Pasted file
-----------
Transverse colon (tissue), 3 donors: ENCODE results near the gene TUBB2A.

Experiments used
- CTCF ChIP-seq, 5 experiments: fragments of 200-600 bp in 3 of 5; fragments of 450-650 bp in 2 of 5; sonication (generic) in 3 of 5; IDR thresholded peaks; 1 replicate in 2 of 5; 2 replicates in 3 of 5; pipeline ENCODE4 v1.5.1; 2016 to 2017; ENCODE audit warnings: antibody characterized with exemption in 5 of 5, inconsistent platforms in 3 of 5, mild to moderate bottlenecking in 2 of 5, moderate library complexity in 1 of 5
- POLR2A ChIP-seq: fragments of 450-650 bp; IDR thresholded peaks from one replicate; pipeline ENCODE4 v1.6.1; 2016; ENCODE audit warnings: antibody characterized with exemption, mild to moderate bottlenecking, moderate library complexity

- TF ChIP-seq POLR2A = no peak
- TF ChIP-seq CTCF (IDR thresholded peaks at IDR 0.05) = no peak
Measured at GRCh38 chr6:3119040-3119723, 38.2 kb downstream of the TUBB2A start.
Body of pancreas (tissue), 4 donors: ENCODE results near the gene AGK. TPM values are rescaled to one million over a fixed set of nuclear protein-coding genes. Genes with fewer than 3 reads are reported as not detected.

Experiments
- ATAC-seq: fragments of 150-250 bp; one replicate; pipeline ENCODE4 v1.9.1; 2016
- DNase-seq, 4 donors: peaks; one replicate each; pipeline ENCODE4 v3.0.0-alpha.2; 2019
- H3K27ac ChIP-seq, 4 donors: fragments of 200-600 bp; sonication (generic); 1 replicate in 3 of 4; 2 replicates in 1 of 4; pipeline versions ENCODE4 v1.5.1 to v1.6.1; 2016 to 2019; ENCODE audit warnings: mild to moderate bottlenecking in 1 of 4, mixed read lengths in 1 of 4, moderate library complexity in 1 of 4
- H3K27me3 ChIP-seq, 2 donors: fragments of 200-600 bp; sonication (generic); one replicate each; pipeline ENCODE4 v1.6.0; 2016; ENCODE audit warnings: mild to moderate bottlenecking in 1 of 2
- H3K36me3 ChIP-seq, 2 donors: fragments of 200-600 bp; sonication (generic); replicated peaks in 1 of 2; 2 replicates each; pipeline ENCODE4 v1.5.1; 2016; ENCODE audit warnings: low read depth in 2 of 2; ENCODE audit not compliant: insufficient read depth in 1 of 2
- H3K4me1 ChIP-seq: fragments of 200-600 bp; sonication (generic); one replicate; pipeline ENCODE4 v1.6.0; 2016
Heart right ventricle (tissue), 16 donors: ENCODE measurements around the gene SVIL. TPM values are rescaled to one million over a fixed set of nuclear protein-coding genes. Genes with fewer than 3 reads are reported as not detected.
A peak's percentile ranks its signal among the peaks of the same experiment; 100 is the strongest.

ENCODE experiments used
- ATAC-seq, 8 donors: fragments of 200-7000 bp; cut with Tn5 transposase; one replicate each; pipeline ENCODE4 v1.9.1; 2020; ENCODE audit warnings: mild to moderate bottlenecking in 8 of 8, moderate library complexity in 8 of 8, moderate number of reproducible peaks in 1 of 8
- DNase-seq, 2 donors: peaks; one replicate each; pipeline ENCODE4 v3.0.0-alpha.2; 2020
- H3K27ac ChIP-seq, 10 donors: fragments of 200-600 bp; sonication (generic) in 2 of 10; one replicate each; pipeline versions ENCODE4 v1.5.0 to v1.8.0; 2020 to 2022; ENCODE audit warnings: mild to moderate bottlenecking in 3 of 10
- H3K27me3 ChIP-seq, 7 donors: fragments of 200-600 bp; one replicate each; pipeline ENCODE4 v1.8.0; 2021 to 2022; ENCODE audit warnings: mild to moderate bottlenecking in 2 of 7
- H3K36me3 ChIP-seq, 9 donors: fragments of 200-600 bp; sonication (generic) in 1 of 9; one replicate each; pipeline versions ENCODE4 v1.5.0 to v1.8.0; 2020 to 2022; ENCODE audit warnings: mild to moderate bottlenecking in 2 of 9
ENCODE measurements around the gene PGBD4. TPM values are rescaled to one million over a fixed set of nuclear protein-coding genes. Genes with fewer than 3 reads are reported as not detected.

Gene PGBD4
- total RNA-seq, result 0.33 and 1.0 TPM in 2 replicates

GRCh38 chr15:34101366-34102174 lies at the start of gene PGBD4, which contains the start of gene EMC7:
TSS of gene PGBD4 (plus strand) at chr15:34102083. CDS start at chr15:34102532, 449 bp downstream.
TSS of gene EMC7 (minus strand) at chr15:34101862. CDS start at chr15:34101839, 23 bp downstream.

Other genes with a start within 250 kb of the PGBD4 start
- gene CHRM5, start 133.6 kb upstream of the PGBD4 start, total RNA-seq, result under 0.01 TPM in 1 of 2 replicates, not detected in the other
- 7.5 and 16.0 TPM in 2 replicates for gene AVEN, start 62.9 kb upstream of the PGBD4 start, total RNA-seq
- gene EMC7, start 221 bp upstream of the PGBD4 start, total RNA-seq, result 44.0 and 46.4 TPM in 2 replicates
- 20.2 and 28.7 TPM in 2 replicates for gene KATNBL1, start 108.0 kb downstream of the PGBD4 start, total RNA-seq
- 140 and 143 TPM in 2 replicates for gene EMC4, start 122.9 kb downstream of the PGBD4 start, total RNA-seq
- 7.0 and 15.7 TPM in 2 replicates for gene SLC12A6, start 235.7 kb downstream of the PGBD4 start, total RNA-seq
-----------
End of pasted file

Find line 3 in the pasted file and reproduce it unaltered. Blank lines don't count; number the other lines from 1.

- CTCF ChIP-seq, 5 experiments: fragments of 200-600 bp in 3 of 5; fragments of 450-650 bp in 2 of 5; sonication (generic) in 3 of 5; IDR thresholded peaks; 1 replicate in 2 of 5; 2 replicates in 3 of 5; pipeline ENCODE4 v1.5.1; 2016 to 2017; ENCODE audit warnings: antibody characterized with exemption in 5 of 5, inconsistent platforms in 3 of 5, mild to moderate bottlenecking in 2 of 5, moderate library complexity in 1 of 5